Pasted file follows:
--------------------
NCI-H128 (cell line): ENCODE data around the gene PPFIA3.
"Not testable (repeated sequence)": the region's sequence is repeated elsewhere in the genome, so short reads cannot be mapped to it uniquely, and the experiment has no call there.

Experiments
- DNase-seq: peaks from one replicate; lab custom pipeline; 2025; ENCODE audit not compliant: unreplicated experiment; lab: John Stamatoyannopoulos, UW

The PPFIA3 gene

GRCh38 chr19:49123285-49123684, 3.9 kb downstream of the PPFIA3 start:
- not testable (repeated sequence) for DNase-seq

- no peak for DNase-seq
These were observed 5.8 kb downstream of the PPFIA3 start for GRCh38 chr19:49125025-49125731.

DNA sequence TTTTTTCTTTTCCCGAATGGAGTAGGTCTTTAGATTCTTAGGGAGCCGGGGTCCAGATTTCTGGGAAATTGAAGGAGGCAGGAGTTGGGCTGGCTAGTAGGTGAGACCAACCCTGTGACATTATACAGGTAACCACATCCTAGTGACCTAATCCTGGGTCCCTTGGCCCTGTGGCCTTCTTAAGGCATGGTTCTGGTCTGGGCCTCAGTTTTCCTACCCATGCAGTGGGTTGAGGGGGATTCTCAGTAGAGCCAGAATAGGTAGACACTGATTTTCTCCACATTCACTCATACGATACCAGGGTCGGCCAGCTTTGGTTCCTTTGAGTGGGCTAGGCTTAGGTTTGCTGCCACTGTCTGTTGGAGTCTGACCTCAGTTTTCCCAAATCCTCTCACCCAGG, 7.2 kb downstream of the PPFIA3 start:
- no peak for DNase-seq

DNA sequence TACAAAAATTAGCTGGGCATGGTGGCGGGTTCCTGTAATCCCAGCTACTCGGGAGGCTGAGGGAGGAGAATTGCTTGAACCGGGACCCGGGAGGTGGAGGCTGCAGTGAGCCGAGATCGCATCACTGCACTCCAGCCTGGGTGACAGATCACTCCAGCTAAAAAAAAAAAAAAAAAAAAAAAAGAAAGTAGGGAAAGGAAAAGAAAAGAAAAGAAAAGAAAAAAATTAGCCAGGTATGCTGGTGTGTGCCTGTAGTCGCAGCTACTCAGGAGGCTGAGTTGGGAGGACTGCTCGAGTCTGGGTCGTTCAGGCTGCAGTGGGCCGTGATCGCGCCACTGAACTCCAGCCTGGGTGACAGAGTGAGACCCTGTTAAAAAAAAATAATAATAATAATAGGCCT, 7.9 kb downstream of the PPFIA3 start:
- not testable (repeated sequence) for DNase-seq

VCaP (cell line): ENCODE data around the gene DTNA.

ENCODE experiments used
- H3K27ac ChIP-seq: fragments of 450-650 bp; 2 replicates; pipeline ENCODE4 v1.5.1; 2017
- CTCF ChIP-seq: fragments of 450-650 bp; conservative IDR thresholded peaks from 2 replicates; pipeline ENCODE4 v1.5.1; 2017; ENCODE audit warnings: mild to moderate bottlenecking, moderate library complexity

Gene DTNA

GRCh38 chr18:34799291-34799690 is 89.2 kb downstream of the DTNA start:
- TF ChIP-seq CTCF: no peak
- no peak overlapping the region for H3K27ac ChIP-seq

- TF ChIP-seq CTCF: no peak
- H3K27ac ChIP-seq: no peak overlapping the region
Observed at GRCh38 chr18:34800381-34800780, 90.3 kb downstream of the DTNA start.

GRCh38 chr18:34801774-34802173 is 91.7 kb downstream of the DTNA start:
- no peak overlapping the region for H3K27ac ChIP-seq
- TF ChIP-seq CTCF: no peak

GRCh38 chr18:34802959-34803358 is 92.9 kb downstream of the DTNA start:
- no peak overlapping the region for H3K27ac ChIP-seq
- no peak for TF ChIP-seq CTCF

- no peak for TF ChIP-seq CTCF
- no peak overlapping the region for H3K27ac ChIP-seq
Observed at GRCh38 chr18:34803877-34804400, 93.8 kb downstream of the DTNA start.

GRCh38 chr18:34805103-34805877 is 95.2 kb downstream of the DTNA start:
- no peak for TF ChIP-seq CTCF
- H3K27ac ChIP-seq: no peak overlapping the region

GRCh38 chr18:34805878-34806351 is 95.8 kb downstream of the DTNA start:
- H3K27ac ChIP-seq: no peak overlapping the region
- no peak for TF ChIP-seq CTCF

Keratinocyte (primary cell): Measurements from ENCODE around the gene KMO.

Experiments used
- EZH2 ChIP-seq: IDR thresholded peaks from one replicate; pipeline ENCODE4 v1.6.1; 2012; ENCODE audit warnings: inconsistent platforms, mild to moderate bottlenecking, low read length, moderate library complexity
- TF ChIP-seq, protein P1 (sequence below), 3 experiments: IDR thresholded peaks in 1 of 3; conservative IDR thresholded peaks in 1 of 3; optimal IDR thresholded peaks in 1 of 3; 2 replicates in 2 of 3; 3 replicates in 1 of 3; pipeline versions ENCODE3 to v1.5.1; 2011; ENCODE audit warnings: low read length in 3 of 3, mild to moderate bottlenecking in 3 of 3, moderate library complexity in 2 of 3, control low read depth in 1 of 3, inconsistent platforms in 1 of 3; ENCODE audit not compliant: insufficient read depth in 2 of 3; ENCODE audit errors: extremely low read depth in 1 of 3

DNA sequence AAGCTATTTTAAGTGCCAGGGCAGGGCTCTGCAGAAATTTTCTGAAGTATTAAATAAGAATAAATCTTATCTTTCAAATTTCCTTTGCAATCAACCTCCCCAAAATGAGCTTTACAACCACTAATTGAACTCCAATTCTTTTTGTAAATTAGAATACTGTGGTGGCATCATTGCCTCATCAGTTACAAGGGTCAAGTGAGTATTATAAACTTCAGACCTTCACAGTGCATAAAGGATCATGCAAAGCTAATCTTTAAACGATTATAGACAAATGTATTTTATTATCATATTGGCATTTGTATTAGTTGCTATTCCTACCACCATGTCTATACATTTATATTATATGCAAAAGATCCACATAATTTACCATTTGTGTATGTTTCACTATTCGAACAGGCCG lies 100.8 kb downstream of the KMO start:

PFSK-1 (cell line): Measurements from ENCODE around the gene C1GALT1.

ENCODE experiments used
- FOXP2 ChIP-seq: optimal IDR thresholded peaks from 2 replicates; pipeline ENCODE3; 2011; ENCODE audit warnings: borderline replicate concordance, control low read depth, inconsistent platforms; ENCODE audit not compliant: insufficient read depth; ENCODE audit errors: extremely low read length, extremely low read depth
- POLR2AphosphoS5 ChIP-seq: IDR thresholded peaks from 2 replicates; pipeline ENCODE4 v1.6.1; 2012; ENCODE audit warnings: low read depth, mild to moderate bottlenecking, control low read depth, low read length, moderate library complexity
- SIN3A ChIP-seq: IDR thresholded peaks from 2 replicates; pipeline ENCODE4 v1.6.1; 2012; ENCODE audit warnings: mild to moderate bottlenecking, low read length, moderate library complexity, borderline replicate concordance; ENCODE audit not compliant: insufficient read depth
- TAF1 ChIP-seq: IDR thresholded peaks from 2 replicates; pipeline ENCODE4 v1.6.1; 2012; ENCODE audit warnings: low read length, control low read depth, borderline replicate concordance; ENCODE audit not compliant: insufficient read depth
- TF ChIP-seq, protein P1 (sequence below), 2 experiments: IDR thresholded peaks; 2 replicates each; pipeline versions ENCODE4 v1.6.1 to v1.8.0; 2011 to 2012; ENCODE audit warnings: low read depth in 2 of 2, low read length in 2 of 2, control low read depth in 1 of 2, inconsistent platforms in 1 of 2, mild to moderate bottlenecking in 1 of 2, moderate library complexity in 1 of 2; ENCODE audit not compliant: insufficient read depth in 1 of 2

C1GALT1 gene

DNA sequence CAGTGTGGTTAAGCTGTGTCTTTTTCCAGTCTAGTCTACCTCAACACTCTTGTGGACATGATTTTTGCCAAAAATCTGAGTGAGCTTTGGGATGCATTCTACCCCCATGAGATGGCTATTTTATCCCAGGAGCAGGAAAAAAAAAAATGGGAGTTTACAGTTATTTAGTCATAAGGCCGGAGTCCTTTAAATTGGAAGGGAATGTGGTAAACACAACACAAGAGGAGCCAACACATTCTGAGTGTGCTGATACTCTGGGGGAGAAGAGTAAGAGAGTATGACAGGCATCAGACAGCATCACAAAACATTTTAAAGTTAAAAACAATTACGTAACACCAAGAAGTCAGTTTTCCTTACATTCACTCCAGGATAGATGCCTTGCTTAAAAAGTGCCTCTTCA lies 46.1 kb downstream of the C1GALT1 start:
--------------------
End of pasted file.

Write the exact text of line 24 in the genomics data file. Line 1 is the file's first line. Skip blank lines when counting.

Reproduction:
Observed at GRCh38 chr18:34800381-34800780, 90.3 kb downstream of the DTNA start.